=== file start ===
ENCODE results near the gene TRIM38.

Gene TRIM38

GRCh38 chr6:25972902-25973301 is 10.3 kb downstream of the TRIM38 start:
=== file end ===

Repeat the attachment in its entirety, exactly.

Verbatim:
ENCODE results near the gene TRIM38.

Gene TRIM38

GRCh38 chr6:25972902-25973301 is 10.3 kb downstream of the TRIM38 start: